In late March of this year, Missoulian Porsche Gregory got a whiff of an offensive odor coming from the carpet in her daughter’s basement bedroom. After days of powders and sprays, scrubbing and vacuuming, the smell persisted, resisting all manner of cover-ups and cleansers. Finally, Gregory and her boyfriend tore up the carpet in search of the smell. In the foundation was a crack. On hands and knees, the two sniffed along the break, discovering that the odor wasn’t native to the house—it was seeping in from the earth below.
“That night we left our house and went to stay with his parents,” says Gregory.
A few days after the family’s exodus, city-county environmental health specialist Jon Harvala arrived at the family’s request to investigate. Harvala also detected the odor, and he didn’t like the smell of it. After checking Gregory’s yard for chemical spills, Harvala went next door to check neighbor Fredrick Duke Hermann’s property, where he discovered chemical stains on Hermann’s land. Harvala began to dig to determine the damage.
While Harvala investigated, Gregory began her own search for answers. She called environmental testing firms, but couldn’t find anyone local who would test the air in her basement for less than $1,000. In Helena, she finally found Energy Laboratories, a company that uses reactive badges for chemical testing on industrial sites. Gregory shelled out $200 for a badge and a test, and was shocked by the results.
“[The test results] scared the crap out of me,” she says. “They told me that we shouldn’t even be walking around in the house, and that my daughter may have been exposed to harmful amounts of benzene and other chemicals…They told me they’d never seen this kind of a chemical readout on a home before. They were talking about levels for adults. My daughter is three.”
The Missoula City-County Health Department came back, dug more holes and ran more tests. Eventually, Harvala concluded that someone had dumped some sort of solvent—maybe paint thinner—on the strip of land between Hermann’s garage and Gregory’s house.
Gregory attorney Larry Riley says the whole case has given him a science tutorial.
“Fumes from contaminated soil actually percolate through the ground,” says Riley. “You don’t think that fumes are going to go through the dirt, but they do.”
It was a combination of factors that created the perfect environment to pull the tainted air through the ground and into Gregory’s basement, says Harvala. The ground temperature, the basement bedroom’s proximity to the spill and the crack in the foundation all played roles. Simply put, something in a high-pressure area seeks a low-pressure area—like air escaping from a balloon.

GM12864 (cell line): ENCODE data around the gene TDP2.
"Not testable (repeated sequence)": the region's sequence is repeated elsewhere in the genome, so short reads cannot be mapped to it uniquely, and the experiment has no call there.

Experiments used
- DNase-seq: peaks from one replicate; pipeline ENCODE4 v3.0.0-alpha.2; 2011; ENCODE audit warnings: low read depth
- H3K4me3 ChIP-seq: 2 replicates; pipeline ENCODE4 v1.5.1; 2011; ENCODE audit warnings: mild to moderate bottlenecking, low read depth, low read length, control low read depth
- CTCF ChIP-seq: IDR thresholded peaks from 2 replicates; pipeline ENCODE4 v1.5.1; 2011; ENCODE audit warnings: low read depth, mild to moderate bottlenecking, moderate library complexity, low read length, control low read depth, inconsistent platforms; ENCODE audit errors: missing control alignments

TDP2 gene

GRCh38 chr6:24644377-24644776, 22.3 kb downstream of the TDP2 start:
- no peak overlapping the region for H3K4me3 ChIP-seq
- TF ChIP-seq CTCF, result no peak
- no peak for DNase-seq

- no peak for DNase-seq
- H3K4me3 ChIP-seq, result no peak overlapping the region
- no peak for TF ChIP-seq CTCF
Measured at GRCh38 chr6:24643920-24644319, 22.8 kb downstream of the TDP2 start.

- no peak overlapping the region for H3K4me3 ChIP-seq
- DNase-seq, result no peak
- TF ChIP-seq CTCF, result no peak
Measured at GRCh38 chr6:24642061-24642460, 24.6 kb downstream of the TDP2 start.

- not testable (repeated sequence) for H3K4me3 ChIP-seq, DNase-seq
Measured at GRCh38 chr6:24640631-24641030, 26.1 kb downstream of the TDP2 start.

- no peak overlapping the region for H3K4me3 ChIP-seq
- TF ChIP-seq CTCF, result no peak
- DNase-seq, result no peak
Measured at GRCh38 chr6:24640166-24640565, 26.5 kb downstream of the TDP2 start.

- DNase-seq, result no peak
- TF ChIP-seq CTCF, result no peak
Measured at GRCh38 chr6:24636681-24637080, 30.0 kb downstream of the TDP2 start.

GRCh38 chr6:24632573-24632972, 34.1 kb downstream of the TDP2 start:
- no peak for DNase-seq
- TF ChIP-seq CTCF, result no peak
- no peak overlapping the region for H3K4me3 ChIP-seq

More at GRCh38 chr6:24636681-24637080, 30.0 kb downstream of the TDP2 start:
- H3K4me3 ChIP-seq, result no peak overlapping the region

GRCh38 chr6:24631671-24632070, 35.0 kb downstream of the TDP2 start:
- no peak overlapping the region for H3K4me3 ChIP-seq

The ground is high-pressure, an empty house is low-pressure.
Once Harvala, Gregory and Riley knew the source, it only remained to clean the spill up. But like testing, clean-up isn’t cheap. Neither Gregory nor the Health Department wanted to foot the bill, so both looked to Hermann. But according to the Health Department and Gregory and her attorney, Hermann claims he doesn’t know how the chemicals got there.
“Nevertheless, under the local ordinance that we use to resolve these issues, it’s the owner of the property who must resolve the problem,” says Harvala. “This particular case has been troubling because [Hermann] didn’t appear to have a lot of resources at his disposal to clean this up.”
Hermann did hire Missoula’s MSC Environmental to start the clean-up, but could only afford to pay the company $1,000 at the time—not enough to finish the job. Just prior to the discovery of the pollution, Hermann had filed for bankruptcy, and last week was granted bankruptcy protection. Hermann has since amended his bankruptcy filing to add Gregory as a creditor, says Riley, but he thinks it’s unlikely that Gregory will ever see Hermann pay for the clean-up costs. Neither Hermann nor his attorney, Gary Wolfe, would comment on the bankruptcy or the status of the clean-up.
Riley has been wrangling with Hermann’s and Gregory’s insurance companies, but both have clauses in their policies exempting the companies from these types of claims.
“Ninety percent of people don’t know what their homeowners’ insurance will cover,” says Riley. “They buy it and think that it will cover everything. You hate to think that in this day and age someone could pollute the ground and drive you out of your house and there isn’t some recourse.”
Eric Smart of MCS was handling the clean-up for Hermann before the funds dried up. Smart says that it was a small spill, but that doesn’t equate to a small clean-up. Backhoes are needed to uncover earth, soil samples need to be tested and the waste requires disposal, he says.
“It’s been a really expensive five months,” says Gregory. “It’s been thousands of dollars. It’s really frustrating, because what Hermann has done is a criminal act [under Missoula’s Water Quality Ordinance]. What he’s done is illegal, but we can’t get anyone to clean it up.”
Currently, the future of the clean-up is uncertain, but the latest batch of testing has convinced Gregory she can move back into her house, at least until January, when environmental conditions are ripe for the chemical fumes to be pulled back into her house; further tests will be required in January and March, at $500 a pop, to make sure the house remains safe.
Harvala, meanwhile, hopes the spill has been cleaned up enough that it won’t drip into the water table, and can only watch as another polluter avoids responsibility. And Riley sees the system smacking a client in the face through no fault of her own.
“This has been a real exercise in frustration,” says Riley. “We always wish that there [would be] a solution to every problem. But there isn’t.”